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He called himself a ‘bad kid.’ But as an adult, he drew on that to do good.

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Courtesy of Encore.org

(Read caption) Harry Cummins III (r.) not only offers exercise at his gym but also nurtures youths’ character.

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This essay is part of an occasional series provided by our partner organization Encore.org, which is building a movement to tap the skills and experience of those in midlife and beyond to improve communities and the world. Read more stories and share yours at Encore.org/story.

As a Roman Catholic kid growing up in East Toledo, Ohio, my dream was to become a priest. But when my father got taken off to prison, leaving my mother with four kids and no job, we moved to Weiler houses, aka the “projects.” That’s when I became a bad kid.

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When you’re getting beat up every day, you learn to fight back. I hated the world. I had no respect for people. At school, I was rejected because of where I lived.

My father came back and got a job, and we moved to a better neighborhood. I made the baseball team at school, and when I made a mistake, the coaches said, “Don’t worry about it.” The positive environment of sports was new to me.

I went on to college and then to a job as a laborer at General Motors for 30 years. But I still felt lost. I didn’t know what my real purpose in life was. While working at GM, I met a boxing coach and helped him promote some local fights. I liked it, and one day he said to me, “Why don’t you open up a gym?” So I did, and it’s now my encore.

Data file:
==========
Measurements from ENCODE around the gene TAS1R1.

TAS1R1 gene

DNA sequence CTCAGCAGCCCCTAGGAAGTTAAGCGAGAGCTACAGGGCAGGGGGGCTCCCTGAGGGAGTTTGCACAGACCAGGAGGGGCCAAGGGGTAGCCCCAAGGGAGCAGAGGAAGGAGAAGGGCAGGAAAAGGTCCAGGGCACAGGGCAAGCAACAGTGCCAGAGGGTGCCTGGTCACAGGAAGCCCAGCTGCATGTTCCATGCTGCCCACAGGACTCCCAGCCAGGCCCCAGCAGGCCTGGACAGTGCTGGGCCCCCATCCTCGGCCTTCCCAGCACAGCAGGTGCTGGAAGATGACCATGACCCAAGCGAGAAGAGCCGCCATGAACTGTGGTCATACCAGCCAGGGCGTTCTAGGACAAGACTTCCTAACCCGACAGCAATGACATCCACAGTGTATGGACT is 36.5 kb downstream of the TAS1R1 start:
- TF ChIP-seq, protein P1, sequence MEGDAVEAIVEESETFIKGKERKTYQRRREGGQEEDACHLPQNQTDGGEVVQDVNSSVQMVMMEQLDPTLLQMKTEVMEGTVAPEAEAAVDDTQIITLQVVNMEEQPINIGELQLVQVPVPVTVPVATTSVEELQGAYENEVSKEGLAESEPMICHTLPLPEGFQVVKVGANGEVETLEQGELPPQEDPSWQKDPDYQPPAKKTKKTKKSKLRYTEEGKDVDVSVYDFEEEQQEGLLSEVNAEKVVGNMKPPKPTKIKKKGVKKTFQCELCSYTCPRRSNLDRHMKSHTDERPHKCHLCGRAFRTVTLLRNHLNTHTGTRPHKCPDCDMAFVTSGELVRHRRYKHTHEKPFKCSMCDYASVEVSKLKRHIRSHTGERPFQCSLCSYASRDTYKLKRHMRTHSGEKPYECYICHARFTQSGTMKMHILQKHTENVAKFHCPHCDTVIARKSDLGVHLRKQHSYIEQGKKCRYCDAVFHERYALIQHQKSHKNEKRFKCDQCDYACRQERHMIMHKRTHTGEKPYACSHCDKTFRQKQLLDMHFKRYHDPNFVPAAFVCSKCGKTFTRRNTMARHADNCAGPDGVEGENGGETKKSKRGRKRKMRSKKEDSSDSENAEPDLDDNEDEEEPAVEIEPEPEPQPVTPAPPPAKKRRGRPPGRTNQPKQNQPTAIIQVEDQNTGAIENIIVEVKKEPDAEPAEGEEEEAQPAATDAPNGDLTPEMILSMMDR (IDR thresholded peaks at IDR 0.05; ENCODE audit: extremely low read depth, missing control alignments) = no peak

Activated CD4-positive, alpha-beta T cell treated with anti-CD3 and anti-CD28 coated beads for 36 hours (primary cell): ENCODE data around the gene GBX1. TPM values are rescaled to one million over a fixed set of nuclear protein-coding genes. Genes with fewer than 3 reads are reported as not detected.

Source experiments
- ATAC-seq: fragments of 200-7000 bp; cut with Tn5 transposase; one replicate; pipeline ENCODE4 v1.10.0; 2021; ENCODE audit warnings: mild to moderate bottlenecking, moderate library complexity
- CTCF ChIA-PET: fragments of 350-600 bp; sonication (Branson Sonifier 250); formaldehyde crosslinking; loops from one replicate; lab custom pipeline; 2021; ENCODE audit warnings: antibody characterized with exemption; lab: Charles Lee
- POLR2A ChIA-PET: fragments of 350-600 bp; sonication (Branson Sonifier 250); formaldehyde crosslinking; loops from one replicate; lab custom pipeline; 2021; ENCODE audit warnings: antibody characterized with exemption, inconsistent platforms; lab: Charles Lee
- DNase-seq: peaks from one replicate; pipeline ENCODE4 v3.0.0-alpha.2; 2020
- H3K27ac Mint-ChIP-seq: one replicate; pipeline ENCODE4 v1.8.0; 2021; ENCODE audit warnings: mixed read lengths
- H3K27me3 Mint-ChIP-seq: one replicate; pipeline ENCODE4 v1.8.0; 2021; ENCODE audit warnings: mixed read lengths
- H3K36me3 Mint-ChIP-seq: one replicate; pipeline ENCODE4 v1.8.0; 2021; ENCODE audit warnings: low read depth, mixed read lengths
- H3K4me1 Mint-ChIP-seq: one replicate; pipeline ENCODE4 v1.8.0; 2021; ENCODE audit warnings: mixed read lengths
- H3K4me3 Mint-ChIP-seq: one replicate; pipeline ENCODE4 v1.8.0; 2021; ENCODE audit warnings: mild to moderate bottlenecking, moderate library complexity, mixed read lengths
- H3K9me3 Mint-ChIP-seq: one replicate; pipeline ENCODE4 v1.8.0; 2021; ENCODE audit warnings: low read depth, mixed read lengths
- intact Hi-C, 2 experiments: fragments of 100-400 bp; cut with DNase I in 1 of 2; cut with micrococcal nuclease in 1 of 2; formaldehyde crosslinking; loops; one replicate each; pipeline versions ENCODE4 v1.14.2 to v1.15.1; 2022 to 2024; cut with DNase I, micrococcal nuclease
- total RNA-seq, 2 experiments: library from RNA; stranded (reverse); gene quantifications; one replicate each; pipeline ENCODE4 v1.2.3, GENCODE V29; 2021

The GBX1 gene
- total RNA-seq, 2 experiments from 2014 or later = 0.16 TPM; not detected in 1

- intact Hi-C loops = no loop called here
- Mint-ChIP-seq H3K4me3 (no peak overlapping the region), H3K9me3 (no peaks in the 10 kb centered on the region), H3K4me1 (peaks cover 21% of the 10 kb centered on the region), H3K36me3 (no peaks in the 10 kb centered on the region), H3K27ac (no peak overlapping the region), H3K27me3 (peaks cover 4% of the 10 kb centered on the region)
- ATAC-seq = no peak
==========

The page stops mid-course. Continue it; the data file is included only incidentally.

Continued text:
I use boxing and the gym as a hook, to reach kids on the streets, in gangs, from broken homes. In other words, kids like me.

At the International Boxing Club, everyone is welcome – boys and girls – and everything is free of charge. We train the kids in ring boxing, kickboxing, and cardio-exercise. We do it to build their self-image and their respect for others.

That’s also the goal of our “horseshoe talks,” in which a kid sits in the center chair and everyone pays him or her two compliments. Then I ask, “How did it feel to give a compliment? How did it feel to receive one? Do that every day, and watch how your life will change.”

Early on, I found out that 75 percent of my kids were failing in school, so I broke the news to them: “Kids, this means we’re not going to any tournaments. You’ve got to become a champion in life before you’re a champion in the ring.” Half of them quit on me!

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I raised money to build a learning center at the gym, and my agreement with the kids is that they bring in their homework and study for one hour before they can work out. If they are failing in school, they can run and stretch, but they cannot put on the gloves or join in group exercises until their grades improve. Believe it or not, it works.

One young man came to the gym for all the wrong reasons. With drug dealers thick in his neighborhood, he wanted to learn how to fight, not box. One day, I was in the car with him as we drove past some beautiful homes. “I want a home like that someday,” he said. I told him, “Get an education, and you can.” He got his grades up and is now in college studying architecture. He’s going to beat the odds.

The gym is a safe haven, a “temple” as we call it, because it’s so much more than a gym. Every kid I help makes me feel proud.